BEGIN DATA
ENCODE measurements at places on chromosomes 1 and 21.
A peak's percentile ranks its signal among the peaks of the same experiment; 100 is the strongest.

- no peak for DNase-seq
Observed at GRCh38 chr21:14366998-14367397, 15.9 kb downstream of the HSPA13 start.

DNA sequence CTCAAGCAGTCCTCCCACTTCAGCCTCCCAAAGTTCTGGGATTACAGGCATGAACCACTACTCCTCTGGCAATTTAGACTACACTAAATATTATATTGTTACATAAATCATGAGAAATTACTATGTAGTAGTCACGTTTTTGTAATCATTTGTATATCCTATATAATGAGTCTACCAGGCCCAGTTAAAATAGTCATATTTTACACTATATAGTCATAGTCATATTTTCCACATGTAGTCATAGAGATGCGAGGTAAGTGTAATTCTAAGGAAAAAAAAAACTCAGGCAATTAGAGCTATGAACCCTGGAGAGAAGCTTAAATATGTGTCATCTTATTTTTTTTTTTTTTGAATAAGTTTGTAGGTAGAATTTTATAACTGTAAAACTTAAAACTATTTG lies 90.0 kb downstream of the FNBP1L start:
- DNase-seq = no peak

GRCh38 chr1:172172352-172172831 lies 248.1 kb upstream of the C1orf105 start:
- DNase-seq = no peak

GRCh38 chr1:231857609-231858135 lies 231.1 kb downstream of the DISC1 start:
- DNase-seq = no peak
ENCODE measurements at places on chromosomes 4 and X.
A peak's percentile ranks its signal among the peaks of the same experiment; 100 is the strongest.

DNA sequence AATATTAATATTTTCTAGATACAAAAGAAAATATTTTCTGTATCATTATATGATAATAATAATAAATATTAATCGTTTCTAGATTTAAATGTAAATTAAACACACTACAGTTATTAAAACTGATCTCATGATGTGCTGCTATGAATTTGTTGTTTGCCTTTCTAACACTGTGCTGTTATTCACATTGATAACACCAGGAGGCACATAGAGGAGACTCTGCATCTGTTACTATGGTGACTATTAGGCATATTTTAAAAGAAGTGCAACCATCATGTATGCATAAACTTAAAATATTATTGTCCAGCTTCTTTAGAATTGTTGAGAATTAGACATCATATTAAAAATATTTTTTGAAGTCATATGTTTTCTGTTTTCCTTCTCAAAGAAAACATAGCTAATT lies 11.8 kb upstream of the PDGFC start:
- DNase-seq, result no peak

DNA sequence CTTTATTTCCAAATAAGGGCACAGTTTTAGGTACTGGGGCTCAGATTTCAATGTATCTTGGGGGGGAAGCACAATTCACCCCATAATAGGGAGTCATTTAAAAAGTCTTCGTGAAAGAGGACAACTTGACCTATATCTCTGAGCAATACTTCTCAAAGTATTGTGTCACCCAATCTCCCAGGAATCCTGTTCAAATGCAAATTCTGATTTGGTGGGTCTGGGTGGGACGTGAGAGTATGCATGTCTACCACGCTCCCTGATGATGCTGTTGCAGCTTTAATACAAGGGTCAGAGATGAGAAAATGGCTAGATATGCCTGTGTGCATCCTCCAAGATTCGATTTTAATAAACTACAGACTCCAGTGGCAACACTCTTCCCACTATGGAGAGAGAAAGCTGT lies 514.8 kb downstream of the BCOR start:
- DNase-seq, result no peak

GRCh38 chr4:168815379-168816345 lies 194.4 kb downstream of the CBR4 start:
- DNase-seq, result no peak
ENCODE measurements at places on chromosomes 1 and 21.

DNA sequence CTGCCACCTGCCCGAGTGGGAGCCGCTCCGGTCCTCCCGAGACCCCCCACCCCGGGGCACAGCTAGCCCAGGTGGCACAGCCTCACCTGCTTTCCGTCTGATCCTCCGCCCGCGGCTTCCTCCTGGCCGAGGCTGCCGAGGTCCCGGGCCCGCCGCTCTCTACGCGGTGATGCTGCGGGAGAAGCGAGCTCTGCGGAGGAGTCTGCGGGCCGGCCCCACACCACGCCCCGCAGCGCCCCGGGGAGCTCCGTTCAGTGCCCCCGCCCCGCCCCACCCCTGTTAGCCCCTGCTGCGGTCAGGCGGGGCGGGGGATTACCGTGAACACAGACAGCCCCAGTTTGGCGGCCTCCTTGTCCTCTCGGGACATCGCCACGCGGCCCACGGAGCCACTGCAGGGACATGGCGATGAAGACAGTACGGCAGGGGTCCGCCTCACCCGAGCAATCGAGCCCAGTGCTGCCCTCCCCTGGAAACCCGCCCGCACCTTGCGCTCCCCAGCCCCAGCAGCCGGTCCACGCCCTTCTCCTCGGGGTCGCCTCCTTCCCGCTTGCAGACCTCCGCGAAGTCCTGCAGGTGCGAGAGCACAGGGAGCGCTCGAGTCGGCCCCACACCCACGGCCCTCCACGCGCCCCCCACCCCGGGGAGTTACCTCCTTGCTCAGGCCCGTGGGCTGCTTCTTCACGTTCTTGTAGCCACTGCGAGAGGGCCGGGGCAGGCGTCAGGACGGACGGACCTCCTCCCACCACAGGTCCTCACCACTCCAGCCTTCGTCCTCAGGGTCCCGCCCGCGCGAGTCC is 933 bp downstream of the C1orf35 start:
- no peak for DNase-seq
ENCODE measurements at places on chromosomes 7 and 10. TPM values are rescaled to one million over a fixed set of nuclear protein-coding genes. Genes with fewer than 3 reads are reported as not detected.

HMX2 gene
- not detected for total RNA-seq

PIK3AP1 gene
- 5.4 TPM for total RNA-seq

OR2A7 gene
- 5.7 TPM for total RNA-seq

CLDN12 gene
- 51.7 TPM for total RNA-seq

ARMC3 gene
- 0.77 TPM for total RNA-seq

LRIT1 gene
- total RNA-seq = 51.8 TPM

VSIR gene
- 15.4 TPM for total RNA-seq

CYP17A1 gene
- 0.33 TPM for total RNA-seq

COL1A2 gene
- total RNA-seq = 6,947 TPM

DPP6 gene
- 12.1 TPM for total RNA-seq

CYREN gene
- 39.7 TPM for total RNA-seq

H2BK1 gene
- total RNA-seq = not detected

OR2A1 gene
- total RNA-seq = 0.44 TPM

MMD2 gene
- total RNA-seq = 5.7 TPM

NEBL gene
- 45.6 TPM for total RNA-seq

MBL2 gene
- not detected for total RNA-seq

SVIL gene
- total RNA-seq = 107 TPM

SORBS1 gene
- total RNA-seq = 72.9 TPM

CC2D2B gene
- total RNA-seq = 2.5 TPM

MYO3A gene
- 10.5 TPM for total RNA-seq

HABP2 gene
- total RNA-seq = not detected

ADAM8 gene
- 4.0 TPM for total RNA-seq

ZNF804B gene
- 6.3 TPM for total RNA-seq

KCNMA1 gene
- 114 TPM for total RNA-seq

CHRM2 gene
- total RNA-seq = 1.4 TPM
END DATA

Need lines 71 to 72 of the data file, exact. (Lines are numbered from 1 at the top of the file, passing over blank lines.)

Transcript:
CHRM2 gene
- total RNA-seq = 1.4 TPM